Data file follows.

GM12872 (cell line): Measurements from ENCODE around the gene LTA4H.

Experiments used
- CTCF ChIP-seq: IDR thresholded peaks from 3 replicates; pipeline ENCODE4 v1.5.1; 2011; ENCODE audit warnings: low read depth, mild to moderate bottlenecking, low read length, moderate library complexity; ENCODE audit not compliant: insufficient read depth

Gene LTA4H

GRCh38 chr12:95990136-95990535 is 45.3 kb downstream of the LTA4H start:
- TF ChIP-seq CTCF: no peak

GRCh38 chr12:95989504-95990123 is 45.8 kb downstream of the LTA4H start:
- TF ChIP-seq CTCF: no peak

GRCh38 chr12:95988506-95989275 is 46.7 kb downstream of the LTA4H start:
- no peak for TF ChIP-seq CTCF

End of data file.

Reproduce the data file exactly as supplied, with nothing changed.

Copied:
GM12872 (cell line): Measurements from ENCODE around the gene LTA4H.

Experiments used
- CTCF ChIP-seq: IDR thresholded peaks from 3 replicates; pipeline ENCODE4 v1.5.1; 2011; ENCODE audit warnings: low read depth, mild to moderate bottlenecking, low read length, moderate library complexity; ENCODE audit not compliant: insufficient read depth

Gene LTA4H

GRCh38 chr12:95990136-95990535 is 45.3 kb downstream of the LTA4H start:
- TF ChIP-seq CTCF: no peak

GRCh38 chr12:95989504-95990123 is 45.8 kb downstream of the LTA4H start:
- TF ChIP-seq CTCF: no peak

GRCh38 chr12:95988506-95989275 is 46.7 kb downstream of the LTA4H start:
- no peak for TF ChIP-seq CTCF